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May 21, 2005 [LINK]

Nesting Scarlet tanagers?

After a day of heavy rains, the skies cleared this morning, and hungry birds filled the tree tops. As soon as I stepped outside I heard the tsee-tsee-tsee song of the briefly-abundant Blackpoll warbler, and within a couple minutes I spotted one up in the branches. Strolling behind the Staunton-Augusta Rescue Squad I heard other Blackpoll warblers, as well as a loud Wilson's warbler, which soon popped into view at close range. It was in virtually the same place where I saw one on May 10, quite a coincidence. They nest further north, however, so it's very unlikely to have been the same individual. Further along the trail I heard and saw three Indigo buntings, two of which had the blotchy blue-and-ash plumage of first-year males but sang loudly nonetheless. In the hilltop neighborhood off to the east, I heard the enchanting, unreal song of a Veery, an elusive member of the thrush family I haven't actually seen in five years. Reaching the bend where the final leg of the trail begins, I heard the unmistakeable melodic burry song of a Scarlet tanager, as well as the "CHIP-brrr" contact call. I spotted the male near the top of a tree a few minutes later, and was thrilled that there may be a nesting pair in those woods. I also caught a glimpse of a female Towhee nearby; the males have fallen silent all of a sudden, and were nowhere to be seen. I estimate there must be at least five breeding pairs of Towhees in that wooded ravine. Toward the end of the trail I saw two female Blackpoll warblers as well as a female Redstart.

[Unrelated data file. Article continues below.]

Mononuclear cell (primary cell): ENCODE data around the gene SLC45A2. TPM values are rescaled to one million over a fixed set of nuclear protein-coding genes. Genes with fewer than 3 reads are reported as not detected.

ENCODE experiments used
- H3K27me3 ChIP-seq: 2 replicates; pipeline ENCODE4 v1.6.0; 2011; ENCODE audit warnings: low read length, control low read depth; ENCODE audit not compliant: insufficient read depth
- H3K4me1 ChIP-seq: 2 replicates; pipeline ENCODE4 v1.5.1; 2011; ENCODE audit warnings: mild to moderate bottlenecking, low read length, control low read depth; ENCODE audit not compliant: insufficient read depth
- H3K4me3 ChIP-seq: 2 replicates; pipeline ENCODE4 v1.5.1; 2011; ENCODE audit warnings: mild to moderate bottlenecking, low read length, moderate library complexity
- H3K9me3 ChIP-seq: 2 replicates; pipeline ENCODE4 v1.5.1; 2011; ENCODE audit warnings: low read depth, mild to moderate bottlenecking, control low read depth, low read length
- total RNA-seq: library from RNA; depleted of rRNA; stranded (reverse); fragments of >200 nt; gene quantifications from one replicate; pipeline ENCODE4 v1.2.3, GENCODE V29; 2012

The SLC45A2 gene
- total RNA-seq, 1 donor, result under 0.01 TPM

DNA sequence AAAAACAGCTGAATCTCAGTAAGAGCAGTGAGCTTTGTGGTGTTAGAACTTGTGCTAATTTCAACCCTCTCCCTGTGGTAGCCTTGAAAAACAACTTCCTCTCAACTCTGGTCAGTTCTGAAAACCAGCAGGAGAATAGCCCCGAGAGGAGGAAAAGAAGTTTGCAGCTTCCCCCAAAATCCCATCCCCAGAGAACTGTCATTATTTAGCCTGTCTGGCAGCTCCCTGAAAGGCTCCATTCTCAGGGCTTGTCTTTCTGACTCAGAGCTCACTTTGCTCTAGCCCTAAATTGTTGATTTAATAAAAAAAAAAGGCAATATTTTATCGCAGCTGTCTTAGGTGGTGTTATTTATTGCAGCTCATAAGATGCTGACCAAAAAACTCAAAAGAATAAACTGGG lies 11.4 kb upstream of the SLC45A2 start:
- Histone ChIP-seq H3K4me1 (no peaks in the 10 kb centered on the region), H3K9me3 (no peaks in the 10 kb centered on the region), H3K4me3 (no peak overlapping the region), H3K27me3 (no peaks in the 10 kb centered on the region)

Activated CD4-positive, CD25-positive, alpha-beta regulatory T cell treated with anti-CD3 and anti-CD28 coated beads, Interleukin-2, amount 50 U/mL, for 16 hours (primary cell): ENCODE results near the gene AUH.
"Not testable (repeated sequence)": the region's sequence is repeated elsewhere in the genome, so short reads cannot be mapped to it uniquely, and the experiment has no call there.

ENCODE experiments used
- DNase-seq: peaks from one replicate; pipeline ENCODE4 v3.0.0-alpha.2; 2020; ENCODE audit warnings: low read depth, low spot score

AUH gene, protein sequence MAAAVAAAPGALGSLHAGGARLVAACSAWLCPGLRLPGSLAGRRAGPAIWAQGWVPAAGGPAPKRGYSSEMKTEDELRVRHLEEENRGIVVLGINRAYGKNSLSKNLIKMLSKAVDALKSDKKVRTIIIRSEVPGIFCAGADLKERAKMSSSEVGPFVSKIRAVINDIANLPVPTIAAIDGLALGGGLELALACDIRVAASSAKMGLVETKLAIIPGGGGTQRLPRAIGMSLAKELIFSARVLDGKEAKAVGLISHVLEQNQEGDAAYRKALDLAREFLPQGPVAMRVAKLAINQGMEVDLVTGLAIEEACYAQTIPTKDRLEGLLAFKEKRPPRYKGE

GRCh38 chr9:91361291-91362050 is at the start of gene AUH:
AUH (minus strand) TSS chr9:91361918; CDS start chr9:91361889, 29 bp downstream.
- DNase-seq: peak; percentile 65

Posted (or last updated or commented upon): 21 May 2005, 1: 52 PM

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Blog highlights have been compiled for the years 2010-2012 thus far, and eventually will be compiled for earlier years, back to 2002.


The "home made" blog organization system that I created was instituted on November 1, 2004, followed by several functional enhancements in subsequent years. I make no more than one blog post per day on any one category, so some posts may cover multiple news items or issues. Blog posts appear in the following (reverse alphabetical) order, which may differ from the chronological order in which the posts were originally made:

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